Upon the appearance, however, of No. 18, away went all the Chutchutments, and all the pretendings of ignorance ; and the corrupt part of the press, instead of its apparently sworn silence, treated the public with volleys of lies and execrations against me that never had a parallel in the world. It seemed as if the curses of these hirelings had, for years past, been kept without sound, like those of Mandeville's sailors, which having been uttered during a terrible hard frost, filled the air with their crackings when the thaw came. No. 18 seemed to have a similar effect upon the long-suppressed falsehoods and execrations of Walter, Stewart, Perry, and others in London ; and the very air was filled with the sound of their abominable abuse. To all this abuse I opposed nothing but the consciousness of my integrity. At last, however, at the end of two months, I gave, in No. 1 of Volume 32, entitled “A New Year's Gift to George Rose,” an answer to every calumny that carried anything of weight in it; and, here it was that I experienced the good effects of long endurance of calumny; for the indignation of the people against my base and malignant calumniators, and their applause of my own conduct and character, were boundless; and these were expressed in a way that I never can remember without the deepest sense of gratitude.
Soon after the publication of No. 18, the first meeting in Spa Fields took place, of which I shall speak more fully, when I come to treat of the " Pluts” that formed the subject of the contents of the Green Bag. In the meanwhile the Cheap Register went on, and the Government went on with its efforts to check it. At first the opinion appears to have been, that I was to be beaten by the press, supported by the Government. A set attack upon me in the Times newspaper was distributed at the price of a hilf-penny, though the paper must have cost a penny. Great numbers of this paper, reprinted by Clowes, printer of the Tax-papers, and, of course, in the employ of the Government, were carried, in the night, to the office of the Courier, where a great number of PLACARDERS were assembled, who, at two o'clock in the morning, were sent out to stick them up, for the doing of which they were to be paid fifteen guineas. Two of these men, having been taken up by the Watch, were taken to the Captain of the Watch, and were by him released upon their informing him that they were doing “a Government job.” All this I had it in my power to prove before a court of justice, and, I trust, that the opportunity of doing this will yet be afforded me.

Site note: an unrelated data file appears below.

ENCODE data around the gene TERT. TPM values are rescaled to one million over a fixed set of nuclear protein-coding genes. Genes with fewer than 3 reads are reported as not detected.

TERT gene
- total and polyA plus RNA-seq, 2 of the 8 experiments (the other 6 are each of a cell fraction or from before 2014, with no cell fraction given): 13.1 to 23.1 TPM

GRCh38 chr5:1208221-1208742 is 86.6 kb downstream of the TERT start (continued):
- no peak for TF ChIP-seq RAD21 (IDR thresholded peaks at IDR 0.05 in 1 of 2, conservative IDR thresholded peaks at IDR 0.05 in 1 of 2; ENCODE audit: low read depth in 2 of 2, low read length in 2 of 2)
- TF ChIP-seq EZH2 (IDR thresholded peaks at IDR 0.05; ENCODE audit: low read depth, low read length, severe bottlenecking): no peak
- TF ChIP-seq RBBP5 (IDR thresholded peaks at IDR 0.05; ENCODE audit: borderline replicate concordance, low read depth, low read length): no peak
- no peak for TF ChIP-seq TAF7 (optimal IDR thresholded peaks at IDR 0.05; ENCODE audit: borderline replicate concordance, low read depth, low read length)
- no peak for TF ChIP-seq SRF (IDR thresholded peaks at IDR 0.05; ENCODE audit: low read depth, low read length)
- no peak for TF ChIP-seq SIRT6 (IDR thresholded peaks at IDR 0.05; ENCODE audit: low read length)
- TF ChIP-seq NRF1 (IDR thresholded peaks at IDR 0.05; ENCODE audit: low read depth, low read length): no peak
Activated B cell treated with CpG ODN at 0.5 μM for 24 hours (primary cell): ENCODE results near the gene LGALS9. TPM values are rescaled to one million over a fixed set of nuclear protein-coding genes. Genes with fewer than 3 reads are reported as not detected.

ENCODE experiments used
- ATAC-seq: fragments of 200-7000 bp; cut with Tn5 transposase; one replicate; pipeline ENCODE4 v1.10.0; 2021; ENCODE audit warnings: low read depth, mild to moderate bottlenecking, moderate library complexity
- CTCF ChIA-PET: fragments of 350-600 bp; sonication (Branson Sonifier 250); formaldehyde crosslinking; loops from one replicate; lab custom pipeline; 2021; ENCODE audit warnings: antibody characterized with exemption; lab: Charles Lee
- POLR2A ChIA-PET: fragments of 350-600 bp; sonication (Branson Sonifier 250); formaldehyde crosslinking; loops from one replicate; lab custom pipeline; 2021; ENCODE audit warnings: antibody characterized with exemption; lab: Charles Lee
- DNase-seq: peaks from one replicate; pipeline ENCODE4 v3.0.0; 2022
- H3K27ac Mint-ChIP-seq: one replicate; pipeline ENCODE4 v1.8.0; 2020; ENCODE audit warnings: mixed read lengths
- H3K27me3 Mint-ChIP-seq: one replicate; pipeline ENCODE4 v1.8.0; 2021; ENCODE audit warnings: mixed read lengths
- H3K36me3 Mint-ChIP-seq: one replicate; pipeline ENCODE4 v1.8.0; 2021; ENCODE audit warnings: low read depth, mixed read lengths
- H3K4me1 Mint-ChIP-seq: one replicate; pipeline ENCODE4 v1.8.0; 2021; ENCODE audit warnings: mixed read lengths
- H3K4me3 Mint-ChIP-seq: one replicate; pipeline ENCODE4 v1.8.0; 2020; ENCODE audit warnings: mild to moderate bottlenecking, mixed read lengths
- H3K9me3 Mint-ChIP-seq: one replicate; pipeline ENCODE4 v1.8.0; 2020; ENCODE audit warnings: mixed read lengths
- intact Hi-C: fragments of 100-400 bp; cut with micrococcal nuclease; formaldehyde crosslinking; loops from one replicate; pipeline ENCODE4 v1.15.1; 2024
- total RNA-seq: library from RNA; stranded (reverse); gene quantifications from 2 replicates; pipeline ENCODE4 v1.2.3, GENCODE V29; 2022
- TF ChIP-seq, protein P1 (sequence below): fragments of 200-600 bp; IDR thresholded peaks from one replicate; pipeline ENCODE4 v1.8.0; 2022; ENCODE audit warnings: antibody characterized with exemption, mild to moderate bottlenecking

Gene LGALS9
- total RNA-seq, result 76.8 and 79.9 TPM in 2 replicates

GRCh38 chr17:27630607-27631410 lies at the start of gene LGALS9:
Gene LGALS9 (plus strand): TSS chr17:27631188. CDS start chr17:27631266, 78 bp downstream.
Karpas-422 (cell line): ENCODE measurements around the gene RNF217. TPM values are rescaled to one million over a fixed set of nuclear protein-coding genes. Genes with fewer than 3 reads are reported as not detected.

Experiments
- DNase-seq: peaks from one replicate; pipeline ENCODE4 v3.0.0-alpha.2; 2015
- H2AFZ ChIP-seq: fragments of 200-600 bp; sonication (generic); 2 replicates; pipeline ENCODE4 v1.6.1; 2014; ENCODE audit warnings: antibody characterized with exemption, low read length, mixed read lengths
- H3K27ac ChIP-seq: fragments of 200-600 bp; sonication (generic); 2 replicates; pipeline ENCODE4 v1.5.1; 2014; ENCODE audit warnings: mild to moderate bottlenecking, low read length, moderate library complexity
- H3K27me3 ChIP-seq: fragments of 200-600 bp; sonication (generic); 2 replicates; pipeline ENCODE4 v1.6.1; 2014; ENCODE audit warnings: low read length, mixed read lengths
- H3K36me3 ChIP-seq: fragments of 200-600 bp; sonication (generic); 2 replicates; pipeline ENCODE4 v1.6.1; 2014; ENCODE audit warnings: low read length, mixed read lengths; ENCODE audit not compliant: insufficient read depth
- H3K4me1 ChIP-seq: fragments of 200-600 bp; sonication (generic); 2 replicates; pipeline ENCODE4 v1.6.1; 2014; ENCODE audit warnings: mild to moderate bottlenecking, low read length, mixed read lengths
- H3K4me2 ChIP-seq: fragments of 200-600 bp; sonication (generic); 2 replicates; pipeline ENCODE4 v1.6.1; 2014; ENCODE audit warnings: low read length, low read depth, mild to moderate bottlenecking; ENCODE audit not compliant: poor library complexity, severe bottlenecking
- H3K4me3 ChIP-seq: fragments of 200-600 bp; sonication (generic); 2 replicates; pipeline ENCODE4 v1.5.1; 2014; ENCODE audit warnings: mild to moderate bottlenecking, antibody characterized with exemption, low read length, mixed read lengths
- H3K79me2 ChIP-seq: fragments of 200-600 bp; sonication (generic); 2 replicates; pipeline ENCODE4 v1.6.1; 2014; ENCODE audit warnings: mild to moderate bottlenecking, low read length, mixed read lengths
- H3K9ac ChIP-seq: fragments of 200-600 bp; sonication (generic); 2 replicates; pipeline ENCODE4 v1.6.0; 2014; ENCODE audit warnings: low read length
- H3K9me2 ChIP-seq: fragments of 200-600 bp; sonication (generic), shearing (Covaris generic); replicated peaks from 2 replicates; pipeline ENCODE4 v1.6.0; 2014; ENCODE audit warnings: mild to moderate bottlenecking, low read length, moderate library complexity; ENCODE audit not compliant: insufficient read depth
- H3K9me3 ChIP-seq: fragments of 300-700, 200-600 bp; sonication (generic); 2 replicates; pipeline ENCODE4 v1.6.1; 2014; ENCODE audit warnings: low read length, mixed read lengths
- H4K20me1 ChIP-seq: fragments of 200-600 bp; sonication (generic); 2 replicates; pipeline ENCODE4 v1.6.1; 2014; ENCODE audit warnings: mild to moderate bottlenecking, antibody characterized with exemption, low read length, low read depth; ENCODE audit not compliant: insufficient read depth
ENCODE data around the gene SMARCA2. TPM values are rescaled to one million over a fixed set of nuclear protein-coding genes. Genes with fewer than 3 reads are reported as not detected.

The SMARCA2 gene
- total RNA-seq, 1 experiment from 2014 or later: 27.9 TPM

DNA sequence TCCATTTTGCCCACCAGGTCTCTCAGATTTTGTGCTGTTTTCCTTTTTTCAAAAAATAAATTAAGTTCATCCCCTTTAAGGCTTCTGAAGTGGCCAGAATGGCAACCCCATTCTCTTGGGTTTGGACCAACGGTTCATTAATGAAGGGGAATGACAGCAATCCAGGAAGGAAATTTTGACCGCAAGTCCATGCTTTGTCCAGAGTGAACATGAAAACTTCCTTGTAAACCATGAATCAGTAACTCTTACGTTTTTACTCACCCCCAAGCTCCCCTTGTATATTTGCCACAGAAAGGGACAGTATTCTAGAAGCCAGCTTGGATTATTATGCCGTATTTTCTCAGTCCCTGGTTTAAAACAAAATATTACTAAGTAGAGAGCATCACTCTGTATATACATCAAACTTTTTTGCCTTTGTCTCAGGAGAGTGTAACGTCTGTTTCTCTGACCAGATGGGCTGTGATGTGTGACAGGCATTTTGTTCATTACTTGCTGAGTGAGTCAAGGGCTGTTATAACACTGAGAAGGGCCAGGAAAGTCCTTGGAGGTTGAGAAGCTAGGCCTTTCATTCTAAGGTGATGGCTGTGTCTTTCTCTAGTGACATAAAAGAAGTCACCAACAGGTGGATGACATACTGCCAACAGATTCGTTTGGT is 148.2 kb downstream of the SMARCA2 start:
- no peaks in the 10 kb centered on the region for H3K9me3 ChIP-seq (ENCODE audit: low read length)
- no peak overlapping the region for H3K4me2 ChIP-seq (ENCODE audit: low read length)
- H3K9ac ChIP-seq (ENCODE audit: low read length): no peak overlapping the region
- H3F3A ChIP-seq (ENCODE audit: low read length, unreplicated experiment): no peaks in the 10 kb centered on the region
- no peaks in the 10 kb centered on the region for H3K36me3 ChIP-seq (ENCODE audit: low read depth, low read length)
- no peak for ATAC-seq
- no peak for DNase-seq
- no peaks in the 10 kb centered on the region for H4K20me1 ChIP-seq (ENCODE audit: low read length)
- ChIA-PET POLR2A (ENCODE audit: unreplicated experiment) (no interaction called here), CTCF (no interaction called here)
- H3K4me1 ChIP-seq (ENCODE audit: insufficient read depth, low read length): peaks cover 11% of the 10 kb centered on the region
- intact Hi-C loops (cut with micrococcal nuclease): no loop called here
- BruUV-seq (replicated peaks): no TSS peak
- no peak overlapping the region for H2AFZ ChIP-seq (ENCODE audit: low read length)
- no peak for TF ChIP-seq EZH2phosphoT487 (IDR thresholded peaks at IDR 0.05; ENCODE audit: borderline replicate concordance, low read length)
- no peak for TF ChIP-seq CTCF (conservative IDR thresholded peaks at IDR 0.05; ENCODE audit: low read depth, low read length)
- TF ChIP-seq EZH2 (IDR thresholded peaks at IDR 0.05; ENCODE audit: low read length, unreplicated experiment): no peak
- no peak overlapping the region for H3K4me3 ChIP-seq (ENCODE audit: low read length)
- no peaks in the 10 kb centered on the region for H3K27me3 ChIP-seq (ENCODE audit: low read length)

About this time, which was early in December, Mr. Becket, the Under Secretary of State to Lord Sidmouth, said, in answer to a proposition for silencing me in some very atrocious manner, “ No: he must be written down,” Accordingly, up sprang all the little pamphlets at
Norwich, at Romsey, at Oxford, and at many other places, while, in London, there were several, one of which could not cost less than two thousand guineas in advertising in large and expensive placards, which were pulled down, or effaced, the hour they were put up, and which were replaced the next hour, as one wave succeeds another in the sea. At last, after all the other efforts of this kind, came “ ANTI-COBBETT," published at the same identical office which George Rose originally set up with the public money, and one-half of which, as intended partner of John Heriot, was offered to me on my return to England from Ame. rica, and which I refused, as stated in the “ New Year's Gift to George Rose.” This “ANTI-COBBETT” was written “by a Society of Gentlemen," amongst whom, I was told, were CANNING, WILLIAM GIFFORD, and Southey. The expenses attending it could not fall short of twenty thousand pounds before I left England. Not content with advertisements in three hundred newspapers ; not content with endless reams of placards; the managers of this concern actually sent out two hundred thousand circular letters, addressed to persons by name, urging them to circulate this work amongst all their tradesmen, farmers, workpeople, and to give it their strong recommendation; and this they were told was absolutely necessary to prevent a bloody revolution !